The cold weather may be keeping you away from your backyard garden, but it’s a wonderful time to focus on your plants indoors. Winter is also when houseplants are especially susceptible to issues like pests. The shorter days mean a reduced photosynthetic output, which in turn means plants can produce fewer protective chemicals. Reduced humidity levels indoors can also cause tropical houseplants stress, increasing their susceptibility to pests.
To avoid indoor pest problems with any new plants you acquire, the Kemper Center for Home Gardening recommends isolating them for two to three weeks.
If you do have a pest problem, some of the most likely culprits are:
- Mealybugs, a waxy, white, cottony pest that are usually found in clusters along leaf veins. Plants infested with mealybugs become weak, may wilt and turn yellow, and eventually die.
- Thrips are rarely seen due to their size. They cause flowers or leaves to develop silvery streaks. Heavily infested leaves appear brownish or silvery, and growing points may become contorted.
- Scale, small, piercing-sucking insects, often go unnoticed on indoor plants. The first signs of a problem are yellowing or wilting leaves that may eventually drop. Leaves may also be covered with a clear sticky substance called honeydew.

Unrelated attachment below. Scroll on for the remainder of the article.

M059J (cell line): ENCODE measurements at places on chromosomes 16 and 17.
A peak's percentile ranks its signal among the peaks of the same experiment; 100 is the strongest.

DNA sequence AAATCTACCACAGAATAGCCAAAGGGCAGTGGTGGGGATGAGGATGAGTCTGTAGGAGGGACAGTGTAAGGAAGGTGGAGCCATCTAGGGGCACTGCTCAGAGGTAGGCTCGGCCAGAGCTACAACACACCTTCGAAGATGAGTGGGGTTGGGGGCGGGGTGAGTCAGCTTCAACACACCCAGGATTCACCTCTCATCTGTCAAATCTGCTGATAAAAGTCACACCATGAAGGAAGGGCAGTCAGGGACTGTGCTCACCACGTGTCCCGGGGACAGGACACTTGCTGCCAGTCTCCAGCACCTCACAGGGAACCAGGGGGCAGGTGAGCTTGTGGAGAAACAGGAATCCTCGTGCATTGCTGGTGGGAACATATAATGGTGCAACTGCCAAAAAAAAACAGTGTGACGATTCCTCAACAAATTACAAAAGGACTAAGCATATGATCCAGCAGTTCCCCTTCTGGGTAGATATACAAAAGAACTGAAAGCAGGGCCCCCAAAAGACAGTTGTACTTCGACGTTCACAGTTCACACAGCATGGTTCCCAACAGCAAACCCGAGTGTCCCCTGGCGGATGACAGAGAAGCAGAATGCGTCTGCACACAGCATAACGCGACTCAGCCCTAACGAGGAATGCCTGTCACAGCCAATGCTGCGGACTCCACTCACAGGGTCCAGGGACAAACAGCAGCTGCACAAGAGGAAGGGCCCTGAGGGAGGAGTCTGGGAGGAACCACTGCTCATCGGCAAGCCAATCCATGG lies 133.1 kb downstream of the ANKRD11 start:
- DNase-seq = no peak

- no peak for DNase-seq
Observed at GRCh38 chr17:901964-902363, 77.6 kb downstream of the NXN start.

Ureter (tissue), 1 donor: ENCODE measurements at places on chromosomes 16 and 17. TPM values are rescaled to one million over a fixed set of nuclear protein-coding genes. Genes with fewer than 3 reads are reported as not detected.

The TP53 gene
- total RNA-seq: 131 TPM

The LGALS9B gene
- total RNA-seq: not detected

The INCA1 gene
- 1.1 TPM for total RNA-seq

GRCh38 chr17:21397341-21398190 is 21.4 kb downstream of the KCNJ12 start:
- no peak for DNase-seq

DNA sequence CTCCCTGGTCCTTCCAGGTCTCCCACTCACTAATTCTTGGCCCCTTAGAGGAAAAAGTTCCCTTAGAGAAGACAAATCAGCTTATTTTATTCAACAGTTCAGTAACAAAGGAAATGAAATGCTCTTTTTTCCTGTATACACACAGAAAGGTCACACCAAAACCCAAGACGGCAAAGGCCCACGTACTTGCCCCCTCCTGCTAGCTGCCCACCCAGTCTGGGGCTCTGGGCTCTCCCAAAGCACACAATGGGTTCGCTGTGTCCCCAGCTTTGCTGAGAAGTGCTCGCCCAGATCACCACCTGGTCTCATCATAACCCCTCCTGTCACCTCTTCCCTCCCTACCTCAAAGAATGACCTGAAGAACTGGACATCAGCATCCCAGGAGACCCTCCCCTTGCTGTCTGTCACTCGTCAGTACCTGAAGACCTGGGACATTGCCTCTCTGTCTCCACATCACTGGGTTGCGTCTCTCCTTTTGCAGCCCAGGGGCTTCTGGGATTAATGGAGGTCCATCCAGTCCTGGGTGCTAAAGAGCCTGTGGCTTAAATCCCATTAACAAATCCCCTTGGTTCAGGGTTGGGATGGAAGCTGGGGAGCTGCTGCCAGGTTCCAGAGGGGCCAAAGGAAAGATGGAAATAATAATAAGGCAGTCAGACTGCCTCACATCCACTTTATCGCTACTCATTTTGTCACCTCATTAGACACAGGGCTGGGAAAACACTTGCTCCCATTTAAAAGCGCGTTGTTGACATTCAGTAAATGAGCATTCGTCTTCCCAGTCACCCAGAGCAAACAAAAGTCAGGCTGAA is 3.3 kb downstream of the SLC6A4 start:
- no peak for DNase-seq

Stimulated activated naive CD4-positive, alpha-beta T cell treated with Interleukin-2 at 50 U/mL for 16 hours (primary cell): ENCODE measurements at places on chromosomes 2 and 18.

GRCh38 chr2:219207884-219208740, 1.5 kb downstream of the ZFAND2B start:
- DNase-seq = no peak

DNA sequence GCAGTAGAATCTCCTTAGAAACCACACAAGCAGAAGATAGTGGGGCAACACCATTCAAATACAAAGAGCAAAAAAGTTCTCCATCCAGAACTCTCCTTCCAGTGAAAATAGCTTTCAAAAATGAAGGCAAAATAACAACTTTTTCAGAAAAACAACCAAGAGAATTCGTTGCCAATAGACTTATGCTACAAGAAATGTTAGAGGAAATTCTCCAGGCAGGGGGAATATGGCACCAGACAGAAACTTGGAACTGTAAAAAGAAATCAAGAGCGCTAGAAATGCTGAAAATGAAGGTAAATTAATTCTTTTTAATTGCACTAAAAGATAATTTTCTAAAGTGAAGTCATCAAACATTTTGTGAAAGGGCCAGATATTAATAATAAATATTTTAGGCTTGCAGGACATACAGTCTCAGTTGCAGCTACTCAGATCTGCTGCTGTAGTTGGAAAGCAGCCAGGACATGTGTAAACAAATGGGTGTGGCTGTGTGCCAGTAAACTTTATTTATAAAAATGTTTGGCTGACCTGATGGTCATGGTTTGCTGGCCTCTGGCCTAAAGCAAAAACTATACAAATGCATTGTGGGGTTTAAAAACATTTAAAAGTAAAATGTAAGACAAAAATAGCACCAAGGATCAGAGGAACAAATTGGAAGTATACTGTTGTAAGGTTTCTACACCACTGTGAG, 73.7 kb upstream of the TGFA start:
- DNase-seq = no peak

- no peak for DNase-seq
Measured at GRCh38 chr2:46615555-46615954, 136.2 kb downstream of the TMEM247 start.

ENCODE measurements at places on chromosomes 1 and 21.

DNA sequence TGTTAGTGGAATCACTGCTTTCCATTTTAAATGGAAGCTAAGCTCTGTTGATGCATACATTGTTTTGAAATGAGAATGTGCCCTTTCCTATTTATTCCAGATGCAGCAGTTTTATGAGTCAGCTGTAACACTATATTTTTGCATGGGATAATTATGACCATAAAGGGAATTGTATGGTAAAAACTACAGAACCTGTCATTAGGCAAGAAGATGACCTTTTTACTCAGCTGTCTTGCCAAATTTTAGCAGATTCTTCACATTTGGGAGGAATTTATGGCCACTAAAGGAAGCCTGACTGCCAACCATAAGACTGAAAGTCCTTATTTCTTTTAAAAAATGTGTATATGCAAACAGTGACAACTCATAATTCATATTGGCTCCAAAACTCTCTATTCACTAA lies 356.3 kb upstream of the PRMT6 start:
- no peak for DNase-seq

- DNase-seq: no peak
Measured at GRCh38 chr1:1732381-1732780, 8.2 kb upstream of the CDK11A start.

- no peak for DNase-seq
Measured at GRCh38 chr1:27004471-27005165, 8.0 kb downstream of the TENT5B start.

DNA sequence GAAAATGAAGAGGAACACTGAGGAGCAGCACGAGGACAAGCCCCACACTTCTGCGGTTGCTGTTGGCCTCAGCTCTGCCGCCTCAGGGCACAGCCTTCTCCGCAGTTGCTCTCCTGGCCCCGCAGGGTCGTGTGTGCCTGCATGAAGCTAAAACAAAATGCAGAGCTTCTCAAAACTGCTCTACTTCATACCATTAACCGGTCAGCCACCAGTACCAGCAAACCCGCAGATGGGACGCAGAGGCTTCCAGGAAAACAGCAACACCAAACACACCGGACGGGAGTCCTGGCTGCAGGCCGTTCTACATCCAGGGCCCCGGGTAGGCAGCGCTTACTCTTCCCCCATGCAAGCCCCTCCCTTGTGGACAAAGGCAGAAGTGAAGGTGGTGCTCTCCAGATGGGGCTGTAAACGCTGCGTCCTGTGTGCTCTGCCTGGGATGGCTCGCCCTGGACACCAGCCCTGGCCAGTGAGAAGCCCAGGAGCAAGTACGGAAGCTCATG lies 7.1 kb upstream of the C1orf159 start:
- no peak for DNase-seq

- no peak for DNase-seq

- Spider mites are so small that the sign is generally a plant that looks dull or in poor health. Leaves may appear stippled and curled. Fine webbing may also be evident under the leaves or between the leaf and the stem. When a leaf or branch is tapped over a white sheet of paper, small specks that appear as dust or pepper may be seen to move.
The first step to dealing with mealy bugs, scale and spider mites is to remove the pests from your plant. A strong stream of water is recommended for spider mites and mealy bugs. Scale can be removed by hand with a discarded toothbrush, or with a cotton swab soaked in isopropyl alcohol. Prune out heavily infested portions of the plant.
For thrips, which often attack plants in the Gesneriaceae family, like the African violet, and Commelinaceae family, like the wandering Jew, keep the plant well moisturized to limit damage.
With any pest problems, the next step is to try an insecticidal soaps, which are considered nontoxic to humans and pets. You can also try horticultural oil sprays, which suffocates insects.
Chemical insecticides that are registered for use indoors are available, but be sure to read the label carefully. As a general rule of thumb, Kemper staff recommend trying the most organic approach first and turning to chemicals as a last resort.
After you’ve gotten rid of pests, be sure to regularly inspect your plants to limit future problems. Pest problems caught early are easier to control.
More information about common problems for indoor plants can be found in this guide.
The Kemper Center is also always here to help! You can email questions to firstname.lastname@example.org or call the Horticulture Answer Service, from 9 a.m. to noon Monday-Friday, at (314) 577-5143. You can also bring your questions to the Kemper Center in person from 10 a.m. to 3 p.m. Monday-Saturday and get advice from a Master Gardener.
More plant tips, including bloom times and tips by month, can also be found on the Kemper Center’s website.
Public Information Officer